Normandy Landing Beaches
This page in memory of our american brothers,
dead for our freedom.
Thank you for ever guys.
Thierry, owner of Parisbestlodge.com
invasion sites and beaches of the battle of Normandy
31 km northwest of Caen, 10 km
northeast of Bayeux.
Little remains to mark the furious fighting waged hereabouts after
D-Day. In the bay of Arromanches, however, some elements of the
floating harbor are still visible. Head up to the terrace alongside
Arromanches 360, high above on D65, to contemplate the seemingly
insignificant hunks of concrete that form a broken offshore semicircle
- and try to imagine the extraordinary technical feat involved in
towing them across the Channel from England.
The Musée du Débarquement, on the seafront, has
models, mock-ups, and photographs depicting Operation Overlord - The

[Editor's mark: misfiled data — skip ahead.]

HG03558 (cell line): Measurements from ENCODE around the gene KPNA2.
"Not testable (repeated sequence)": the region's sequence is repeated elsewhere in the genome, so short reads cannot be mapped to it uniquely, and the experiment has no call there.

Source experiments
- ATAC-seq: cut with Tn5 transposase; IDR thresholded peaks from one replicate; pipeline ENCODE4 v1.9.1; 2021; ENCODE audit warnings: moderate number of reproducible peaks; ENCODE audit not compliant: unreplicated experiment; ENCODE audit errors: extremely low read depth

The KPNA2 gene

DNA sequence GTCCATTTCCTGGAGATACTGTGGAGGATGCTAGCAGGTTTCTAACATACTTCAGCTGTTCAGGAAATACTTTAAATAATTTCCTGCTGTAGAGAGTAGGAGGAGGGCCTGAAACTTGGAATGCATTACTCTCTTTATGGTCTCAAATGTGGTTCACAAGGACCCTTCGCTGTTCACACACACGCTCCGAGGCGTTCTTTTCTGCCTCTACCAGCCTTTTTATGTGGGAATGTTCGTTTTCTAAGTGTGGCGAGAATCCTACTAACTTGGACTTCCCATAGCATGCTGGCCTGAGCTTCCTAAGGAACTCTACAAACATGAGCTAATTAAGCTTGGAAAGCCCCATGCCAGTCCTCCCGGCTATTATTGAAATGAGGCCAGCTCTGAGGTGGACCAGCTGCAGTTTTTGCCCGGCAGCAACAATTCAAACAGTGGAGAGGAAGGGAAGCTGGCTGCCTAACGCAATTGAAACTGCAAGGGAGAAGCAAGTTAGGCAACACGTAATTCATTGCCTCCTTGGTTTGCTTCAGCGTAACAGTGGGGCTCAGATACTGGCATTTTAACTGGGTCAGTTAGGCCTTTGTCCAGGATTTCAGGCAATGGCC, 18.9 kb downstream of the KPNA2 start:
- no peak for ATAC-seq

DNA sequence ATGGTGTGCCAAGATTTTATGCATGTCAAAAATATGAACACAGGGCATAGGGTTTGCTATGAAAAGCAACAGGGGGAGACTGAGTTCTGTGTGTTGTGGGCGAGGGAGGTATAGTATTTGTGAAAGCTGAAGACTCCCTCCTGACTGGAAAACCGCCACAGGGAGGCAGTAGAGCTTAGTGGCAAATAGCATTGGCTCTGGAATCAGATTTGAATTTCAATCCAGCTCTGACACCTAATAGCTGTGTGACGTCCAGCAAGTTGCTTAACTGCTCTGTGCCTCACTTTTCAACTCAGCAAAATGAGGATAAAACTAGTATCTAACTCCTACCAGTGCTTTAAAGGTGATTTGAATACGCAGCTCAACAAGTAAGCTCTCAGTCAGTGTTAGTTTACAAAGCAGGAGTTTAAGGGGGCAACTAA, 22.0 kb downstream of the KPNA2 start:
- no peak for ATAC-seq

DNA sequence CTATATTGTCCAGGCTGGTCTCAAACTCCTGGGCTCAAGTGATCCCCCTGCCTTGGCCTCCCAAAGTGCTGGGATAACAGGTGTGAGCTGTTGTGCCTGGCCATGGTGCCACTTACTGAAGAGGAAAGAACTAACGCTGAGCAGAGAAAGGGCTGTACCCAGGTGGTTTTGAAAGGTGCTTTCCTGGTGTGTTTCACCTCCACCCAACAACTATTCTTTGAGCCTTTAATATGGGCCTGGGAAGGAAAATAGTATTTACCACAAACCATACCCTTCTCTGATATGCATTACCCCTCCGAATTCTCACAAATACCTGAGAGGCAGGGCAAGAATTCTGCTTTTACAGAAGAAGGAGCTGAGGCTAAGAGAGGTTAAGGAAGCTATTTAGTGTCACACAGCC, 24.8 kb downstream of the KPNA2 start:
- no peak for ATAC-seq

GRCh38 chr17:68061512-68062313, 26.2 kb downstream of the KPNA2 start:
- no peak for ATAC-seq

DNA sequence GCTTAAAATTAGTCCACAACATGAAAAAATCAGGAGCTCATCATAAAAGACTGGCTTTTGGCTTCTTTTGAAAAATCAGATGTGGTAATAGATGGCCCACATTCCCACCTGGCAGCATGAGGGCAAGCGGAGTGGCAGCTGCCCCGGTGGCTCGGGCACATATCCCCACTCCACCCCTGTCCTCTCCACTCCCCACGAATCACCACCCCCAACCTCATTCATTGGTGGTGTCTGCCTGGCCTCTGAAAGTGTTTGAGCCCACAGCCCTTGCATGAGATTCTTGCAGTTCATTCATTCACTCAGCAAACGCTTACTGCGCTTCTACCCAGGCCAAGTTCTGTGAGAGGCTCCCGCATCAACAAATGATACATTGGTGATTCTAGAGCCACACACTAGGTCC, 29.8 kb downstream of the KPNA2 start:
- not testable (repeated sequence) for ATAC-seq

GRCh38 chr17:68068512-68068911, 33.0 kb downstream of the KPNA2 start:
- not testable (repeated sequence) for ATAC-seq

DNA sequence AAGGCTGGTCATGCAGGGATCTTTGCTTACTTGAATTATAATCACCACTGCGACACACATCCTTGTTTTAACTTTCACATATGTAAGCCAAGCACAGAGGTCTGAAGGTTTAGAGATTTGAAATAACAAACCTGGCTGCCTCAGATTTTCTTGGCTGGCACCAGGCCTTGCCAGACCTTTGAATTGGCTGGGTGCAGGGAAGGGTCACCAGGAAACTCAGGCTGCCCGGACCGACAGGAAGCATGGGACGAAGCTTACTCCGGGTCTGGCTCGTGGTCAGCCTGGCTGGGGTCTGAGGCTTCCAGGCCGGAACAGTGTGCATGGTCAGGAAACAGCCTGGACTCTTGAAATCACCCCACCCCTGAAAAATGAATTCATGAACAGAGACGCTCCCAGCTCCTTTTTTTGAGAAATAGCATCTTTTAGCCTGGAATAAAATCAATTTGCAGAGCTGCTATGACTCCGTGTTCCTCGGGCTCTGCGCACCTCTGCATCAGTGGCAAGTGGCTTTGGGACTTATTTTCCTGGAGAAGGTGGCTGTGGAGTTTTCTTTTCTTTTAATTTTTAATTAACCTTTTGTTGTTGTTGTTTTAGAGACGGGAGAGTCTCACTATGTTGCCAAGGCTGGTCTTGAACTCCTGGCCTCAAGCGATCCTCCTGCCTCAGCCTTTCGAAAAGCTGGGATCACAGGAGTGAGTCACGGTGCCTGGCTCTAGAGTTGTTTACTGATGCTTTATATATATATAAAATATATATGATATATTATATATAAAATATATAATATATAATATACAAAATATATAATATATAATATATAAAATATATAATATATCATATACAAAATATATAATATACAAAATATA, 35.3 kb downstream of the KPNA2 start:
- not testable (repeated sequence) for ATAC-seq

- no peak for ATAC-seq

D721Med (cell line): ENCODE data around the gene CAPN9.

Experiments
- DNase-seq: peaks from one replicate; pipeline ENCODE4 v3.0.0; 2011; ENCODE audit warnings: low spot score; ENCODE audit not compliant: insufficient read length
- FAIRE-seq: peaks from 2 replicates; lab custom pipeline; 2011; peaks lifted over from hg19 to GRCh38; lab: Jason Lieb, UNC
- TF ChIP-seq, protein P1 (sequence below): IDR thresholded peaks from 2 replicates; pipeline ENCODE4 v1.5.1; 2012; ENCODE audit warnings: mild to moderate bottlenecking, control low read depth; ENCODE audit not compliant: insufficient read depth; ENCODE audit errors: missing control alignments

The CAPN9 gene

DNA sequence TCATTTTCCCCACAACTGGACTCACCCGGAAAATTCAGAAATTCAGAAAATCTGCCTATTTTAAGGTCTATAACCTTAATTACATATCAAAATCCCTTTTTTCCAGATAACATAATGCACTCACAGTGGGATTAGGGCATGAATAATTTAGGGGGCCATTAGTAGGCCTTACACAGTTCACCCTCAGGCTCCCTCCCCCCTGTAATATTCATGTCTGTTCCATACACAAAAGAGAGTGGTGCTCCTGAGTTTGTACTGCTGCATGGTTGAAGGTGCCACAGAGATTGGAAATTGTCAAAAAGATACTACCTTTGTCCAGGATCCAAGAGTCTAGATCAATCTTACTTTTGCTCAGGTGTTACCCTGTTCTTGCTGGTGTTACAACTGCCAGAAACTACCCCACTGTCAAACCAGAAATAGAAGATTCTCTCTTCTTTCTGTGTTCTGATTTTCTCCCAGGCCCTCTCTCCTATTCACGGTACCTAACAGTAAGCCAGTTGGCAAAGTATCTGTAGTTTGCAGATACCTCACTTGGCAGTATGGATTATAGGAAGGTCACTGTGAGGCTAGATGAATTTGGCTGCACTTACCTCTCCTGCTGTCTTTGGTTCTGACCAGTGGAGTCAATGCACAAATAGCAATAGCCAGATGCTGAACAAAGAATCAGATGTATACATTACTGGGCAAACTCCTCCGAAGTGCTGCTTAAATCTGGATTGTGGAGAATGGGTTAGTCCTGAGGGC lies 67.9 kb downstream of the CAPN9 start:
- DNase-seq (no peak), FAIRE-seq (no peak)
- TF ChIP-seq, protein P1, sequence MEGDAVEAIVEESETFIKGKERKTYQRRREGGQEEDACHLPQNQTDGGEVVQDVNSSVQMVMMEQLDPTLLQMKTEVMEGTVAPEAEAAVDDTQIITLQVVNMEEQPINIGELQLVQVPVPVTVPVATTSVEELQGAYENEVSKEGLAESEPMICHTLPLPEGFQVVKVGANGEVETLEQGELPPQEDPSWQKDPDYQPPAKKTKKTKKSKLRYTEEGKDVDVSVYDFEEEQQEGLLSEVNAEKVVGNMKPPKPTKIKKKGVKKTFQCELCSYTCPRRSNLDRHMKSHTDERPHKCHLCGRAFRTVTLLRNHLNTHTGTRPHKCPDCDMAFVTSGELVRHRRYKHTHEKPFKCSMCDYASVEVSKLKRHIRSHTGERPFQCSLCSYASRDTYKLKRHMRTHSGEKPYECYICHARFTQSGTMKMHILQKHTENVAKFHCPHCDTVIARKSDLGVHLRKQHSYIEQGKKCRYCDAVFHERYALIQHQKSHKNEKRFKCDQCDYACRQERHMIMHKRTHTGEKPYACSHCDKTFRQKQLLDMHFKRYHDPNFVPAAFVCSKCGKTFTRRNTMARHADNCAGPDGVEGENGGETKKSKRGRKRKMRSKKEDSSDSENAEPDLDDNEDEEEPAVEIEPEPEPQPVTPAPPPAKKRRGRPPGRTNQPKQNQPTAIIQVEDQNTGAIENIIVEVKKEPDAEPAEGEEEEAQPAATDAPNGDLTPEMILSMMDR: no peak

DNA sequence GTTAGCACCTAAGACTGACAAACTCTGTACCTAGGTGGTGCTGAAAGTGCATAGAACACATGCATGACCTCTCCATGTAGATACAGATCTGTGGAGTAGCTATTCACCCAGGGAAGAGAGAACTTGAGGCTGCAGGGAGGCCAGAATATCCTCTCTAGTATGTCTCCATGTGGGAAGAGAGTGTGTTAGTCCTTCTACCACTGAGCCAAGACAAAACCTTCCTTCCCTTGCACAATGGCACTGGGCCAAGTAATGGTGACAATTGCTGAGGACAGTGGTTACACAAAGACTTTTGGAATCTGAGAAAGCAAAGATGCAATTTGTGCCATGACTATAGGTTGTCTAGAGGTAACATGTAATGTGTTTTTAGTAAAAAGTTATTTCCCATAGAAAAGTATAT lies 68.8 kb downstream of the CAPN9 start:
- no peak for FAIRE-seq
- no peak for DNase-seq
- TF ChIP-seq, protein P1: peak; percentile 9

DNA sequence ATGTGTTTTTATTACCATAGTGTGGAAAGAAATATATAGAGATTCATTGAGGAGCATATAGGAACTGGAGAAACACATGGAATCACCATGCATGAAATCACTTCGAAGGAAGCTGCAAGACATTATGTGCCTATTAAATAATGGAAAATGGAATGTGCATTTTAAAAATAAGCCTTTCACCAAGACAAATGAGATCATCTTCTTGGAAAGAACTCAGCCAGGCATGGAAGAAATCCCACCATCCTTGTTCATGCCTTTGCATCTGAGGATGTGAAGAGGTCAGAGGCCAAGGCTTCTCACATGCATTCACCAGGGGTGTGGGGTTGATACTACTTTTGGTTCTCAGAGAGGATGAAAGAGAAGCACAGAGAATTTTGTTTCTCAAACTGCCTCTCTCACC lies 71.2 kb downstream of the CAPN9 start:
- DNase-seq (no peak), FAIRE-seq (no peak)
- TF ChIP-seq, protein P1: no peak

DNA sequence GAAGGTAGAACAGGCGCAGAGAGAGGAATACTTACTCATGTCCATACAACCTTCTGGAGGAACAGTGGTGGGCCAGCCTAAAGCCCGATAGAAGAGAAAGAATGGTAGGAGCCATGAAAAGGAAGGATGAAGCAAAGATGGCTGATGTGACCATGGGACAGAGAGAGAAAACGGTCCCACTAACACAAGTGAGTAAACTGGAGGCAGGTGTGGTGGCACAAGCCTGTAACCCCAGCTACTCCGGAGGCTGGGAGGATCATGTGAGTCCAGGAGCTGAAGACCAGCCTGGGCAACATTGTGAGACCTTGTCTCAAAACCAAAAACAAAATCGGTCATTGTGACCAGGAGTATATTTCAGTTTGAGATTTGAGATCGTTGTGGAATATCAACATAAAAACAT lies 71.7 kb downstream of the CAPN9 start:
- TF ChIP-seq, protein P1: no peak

code name for the invasion of Normandy. Five beachheads (Dubbed Utah,
Omaha, Gold, Juno, and Sword) were established along the coast to
either side of Arromanches. Preparations started in mid-1943, and
British shipyards worked furiously through the following winter and
spring building two artificial harbors (called mulberries), boats, and
landing equipment, the other harbor, moored off Omaha beach, was
destroyed on june 19, 1944, by a violent storm. The british and
Canadian troops that landed on Sword, Juno, and Gold on June 6, 1944,
quickly pushed inland and joined with parachute regiments previously
dropped behind German lines, before encountering fierce resistance at
Caen, which did not fall until july 9. Place du 6 juin.
: Musée de la Bataille de Normandie
At the Musée de la Bataille de Normandie of Bayeux (Battle of
Normandy Museum) detailed exhibits trace the story of the struggle from
june 7 to august 22, 1944. This modern museum near the british War
Cemetery, sunk partly beneath the level of its surrounding lawns,
contains some impressive war paraphernalia, including tanks, uniforms,
weapons, and equipment. Waxworks and a film recount the invasion. Bd.